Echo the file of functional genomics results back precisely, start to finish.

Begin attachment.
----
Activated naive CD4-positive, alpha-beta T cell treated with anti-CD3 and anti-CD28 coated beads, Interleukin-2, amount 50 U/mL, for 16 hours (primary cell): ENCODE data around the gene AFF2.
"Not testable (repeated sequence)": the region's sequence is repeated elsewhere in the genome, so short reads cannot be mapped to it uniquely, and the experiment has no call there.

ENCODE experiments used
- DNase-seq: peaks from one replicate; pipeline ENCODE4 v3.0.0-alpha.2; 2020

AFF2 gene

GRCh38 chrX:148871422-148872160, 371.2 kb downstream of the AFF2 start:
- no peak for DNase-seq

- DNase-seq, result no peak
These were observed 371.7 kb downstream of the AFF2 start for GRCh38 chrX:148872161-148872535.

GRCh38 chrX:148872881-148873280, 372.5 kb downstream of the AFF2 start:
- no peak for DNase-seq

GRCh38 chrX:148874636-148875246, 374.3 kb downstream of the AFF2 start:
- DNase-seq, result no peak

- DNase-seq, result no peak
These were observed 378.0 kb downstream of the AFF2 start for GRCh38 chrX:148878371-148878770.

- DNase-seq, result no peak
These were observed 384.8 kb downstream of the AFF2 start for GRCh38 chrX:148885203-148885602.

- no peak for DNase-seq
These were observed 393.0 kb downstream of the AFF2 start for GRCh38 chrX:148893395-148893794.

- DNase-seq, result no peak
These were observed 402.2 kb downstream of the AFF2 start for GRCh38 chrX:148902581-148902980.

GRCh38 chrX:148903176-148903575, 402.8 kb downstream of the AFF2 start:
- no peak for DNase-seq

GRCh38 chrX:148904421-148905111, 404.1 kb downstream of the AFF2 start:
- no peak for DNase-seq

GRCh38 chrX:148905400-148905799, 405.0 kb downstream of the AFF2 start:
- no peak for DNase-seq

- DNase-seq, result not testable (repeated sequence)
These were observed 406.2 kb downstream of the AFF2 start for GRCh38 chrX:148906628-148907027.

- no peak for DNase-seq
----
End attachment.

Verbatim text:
Activated naive CD4-positive, alpha-beta T cell treated with anti-CD3 and anti-CD28 coated beads, Interleukin-2, amount 50 U/mL, for 16 hours (primary cell): ENCODE data around the gene AFF2.
"Not testable (repeated sequence)": the region's sequence is repeated elsewhere in the genome, so short reads cannot be mapped to it uniquely, and the experiment has no call there.

ENCODE experiments used
- DNase-seq: peaks from one replicate; pipeline ENCODE4 v3.0.0-alpha.2; 2020

AFF2 gene

GRCh38 chrX:148871422-148872160, 371.2 kb downstream of the AFF2 start:
- no peak for DNase-seq

- DNase-seq, result no peak
These were observed 371.7 kb downstream of the AFF2 start for GRCh38 chrX:148872161-148872535.

GRCh38 chrX:148872881-148873280, 372.5 kb downstream of the AFF2 start:
- no peak for DNase-seq

GRCh38 chrX:148874636-148875246, 374.3 kb downstream of the AFF2 start:
- DNase-seq, result no peak

- DNase-seq, result no peak
These were observed 378.0 kb downstream of the AFF2 start for GRCh38 chrX:148878371-148878770.

- DNase-seq, result no peak
These were observed 384.8 kb downstream of the AFF2 start for GRCh38 chrX:148885203-148885602.

- no peak for DNase-seq
These were observed 393.0 kb downstream of the AFF2 start for GRCh38 chrX:148893395-148893794.

- DNase-seq, result no peak
These were observed 402.2 kb downstream of the AFF2 start for GRCh38 chrX:148902581-148902980.

GRCh38 chrX:148903176-148903575, 402.8 kb downstream of the AFF2 start:
- no peak for DNase-seq

GRCh38 chrX:148904421-148905111, 404.1 kb downstream of the AFF2 start:
- no peak for DNase-seq

GRCh38 chrX:148905400-148905799, 405.0 kb downstream of the AFF2 start:
- no peak for DNase-seq

- DNase-seq, result not testable (repeated sequence)
These were observed 406.2 kb downstream of the AFF2 start for GRCh38 chrX:148906628-148907027.

- no peak for DNase-seq